The SUV Showdown

This winter slapped us with a cold, hard reminder: living in Canada means dealing with whatever sub-zero mood Mother Nature blows our way. Spring may be finally settling in, but when the cold returns, a blend of utility and comfort will be warmly welcomed on the road. That’s why large SUVs have become the go-to for many growing families. With so many brands vying for your hard-earned bucks, here’s a look at two options for different tastes.

Buick Enclave

While the luxury SUV segment is full of worthy offerings from European and Japanese powerhouses, the 2014 Buick Enclave has one thing that makes it particularly alluring: sensibility. The Big Daddy of the Buick lineup, the Enclave isn’t a vehicle that blows you away with performance or style — but it delivers where you really need it.

Visually, the Enclave takes design cues, such as the brand’s now signature “waterfall” grille, from its smaller cousins, like the Verano and Encore. While not overly exciting, it’s imposing in size and exudes the dignity and class that goes hand-in-hand with the “luxury” descriptor. The Enclave’s direct-injected 3.6-Litre V-6 may seem underpowered with only 288 horsepower and 270 lb-ft of torque — especially being in the luxury segment with no V-8 option — but the Enclave never feels flat-footed or underpowered during everyday use and its ride is also whisper-quiet. Inside it’s lined with plush material, like soft, hand-stitched leather and woodgrain accents. You’ll find staples of the segment, such as heated seats, touchscreen navigation and safety tech, including rear-vision camera, lane departure warning and forward collision detection. But what really sets the Enclave apart is its spaciousness. Its three rows of seating are designed to comfortably accommodate full-sized adults, even in the third row. It also features a maximum 3,263 litres of cargo space — more than the similar offerings from Mercedes, Infiniti, Lincoln and Audi.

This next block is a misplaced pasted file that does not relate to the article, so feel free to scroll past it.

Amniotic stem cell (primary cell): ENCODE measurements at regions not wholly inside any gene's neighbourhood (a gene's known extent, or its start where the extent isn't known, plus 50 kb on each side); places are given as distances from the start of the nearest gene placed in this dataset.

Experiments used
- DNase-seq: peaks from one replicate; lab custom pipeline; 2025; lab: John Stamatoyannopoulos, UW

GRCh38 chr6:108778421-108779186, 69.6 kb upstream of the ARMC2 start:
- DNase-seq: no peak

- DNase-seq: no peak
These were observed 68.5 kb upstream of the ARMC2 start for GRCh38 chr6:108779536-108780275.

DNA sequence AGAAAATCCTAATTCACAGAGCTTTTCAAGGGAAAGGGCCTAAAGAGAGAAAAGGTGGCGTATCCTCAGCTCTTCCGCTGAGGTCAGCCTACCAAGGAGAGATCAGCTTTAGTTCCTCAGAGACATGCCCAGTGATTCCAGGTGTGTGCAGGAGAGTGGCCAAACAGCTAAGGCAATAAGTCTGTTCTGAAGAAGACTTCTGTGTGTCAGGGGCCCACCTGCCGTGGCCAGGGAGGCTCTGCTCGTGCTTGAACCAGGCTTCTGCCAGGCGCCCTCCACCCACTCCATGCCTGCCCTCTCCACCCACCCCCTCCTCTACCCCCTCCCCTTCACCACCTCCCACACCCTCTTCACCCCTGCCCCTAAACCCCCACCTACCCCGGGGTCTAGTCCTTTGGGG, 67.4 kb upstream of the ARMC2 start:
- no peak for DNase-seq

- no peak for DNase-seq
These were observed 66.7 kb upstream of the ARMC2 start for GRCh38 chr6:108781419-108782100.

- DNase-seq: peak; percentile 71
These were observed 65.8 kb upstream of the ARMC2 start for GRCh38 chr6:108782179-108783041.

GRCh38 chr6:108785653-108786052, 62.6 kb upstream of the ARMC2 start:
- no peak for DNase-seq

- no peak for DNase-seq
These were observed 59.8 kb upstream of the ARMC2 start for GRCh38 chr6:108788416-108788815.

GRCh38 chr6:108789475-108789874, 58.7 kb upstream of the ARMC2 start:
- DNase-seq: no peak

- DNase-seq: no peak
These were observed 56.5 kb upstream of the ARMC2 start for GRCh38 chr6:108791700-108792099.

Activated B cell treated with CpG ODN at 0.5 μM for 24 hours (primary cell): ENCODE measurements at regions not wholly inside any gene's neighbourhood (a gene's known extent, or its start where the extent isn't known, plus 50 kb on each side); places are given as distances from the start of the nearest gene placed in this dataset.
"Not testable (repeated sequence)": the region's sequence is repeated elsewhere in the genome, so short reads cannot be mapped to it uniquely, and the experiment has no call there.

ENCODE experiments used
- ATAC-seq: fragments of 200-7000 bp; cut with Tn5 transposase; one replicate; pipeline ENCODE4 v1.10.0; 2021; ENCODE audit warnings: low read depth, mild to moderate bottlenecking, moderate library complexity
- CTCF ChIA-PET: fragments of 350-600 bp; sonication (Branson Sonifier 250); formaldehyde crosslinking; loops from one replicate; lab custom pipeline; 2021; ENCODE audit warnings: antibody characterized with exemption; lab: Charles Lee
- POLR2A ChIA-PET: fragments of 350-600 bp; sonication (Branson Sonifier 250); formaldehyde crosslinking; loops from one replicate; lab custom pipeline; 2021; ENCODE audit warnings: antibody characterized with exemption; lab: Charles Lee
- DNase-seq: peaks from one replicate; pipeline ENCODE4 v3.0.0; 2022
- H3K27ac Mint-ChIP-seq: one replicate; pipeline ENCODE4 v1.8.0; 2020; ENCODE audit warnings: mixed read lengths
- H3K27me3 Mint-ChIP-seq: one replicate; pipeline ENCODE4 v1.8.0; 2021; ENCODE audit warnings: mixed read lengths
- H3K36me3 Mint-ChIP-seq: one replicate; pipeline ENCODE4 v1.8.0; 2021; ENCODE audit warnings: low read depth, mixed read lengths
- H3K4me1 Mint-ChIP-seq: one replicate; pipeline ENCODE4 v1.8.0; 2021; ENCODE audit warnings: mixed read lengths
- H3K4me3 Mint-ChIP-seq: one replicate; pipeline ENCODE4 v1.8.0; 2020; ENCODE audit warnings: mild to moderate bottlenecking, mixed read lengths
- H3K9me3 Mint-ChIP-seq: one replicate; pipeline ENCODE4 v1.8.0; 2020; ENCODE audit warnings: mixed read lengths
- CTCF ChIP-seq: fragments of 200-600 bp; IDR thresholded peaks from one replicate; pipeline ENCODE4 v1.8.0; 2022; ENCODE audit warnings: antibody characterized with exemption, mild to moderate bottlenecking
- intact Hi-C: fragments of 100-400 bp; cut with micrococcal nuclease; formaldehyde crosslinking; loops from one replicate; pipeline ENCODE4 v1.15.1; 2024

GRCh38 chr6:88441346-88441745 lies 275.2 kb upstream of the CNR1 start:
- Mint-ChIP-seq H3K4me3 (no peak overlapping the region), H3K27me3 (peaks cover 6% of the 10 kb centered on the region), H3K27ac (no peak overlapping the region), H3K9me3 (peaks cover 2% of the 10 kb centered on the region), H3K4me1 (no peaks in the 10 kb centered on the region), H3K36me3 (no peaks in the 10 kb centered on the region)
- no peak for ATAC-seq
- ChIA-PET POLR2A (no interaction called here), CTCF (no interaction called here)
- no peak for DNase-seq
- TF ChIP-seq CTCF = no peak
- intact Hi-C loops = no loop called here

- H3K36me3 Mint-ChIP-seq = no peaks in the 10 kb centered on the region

While the Enclave may not present anything awe-inspiring, it’s an SUV that gets the job done for everyday needs — and it does so at a great price. Its MSRP is $43,995, which is well under what the Europeans and Japanese bring to the table. And that’s, well, sensible.
www.gm.ca

Nissan Pathfinder Hybrid
If fuel economy is what you’re after, then the Nissan Pathfinder Hybrid may be more up your alley.
While the Pathfinder Hybrid is identical to the standard model, save for the “hybrid” badges, it’s what’s under the hood that counts. The Pathfinder’s 3.5-L V-6 has been replaced with a supercharged 2.5-L four-cylinder coupled with a 15-kW electric motor. The hybrid’s two hearts provide a total of 250 hp and 243 lb-ft of torque — performance numbers similar to the standard Pathfinder’s 260 hp and 240 lb-ft of torque.

The bonus of the hybrid is its great fuel economy: 7.8 L/100 kilometres in the city and 7.1 L/100 km on the highway. Thanks to a well-placed battery under the third row of seats, the hybrid doesn’t lose any interior space over the standard Pathfinder either.

The one downside is that the hybrid takes a hit in towing capability. The standard Pathfinder lugs a class-leading 5,000 lb., while the hybrid drops down to 3,500 lb. Those numbers are still good enough to carry a small fishing boat or a couple snowmobiles or jet skis, and thanks to the boost of torque from the electric engine, all that power is available far earlier in the revs.
www.nissan.ca

General Specs

Buick Enclave
Engine options: 3.6-L V-6
Fuel economy: 12.7 L/100 km (city),
8.4 L/100 km (highway)
MSRP: $43,995

Nissan Pathfinder Hybrid
Engine options: 2.5-L 4-cylinder, 15-kW electric
Fuel economy: 7.8 L/100 km (city),
7.1 L/100 km (highway)
MSRP: $39,448

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Michael Hill

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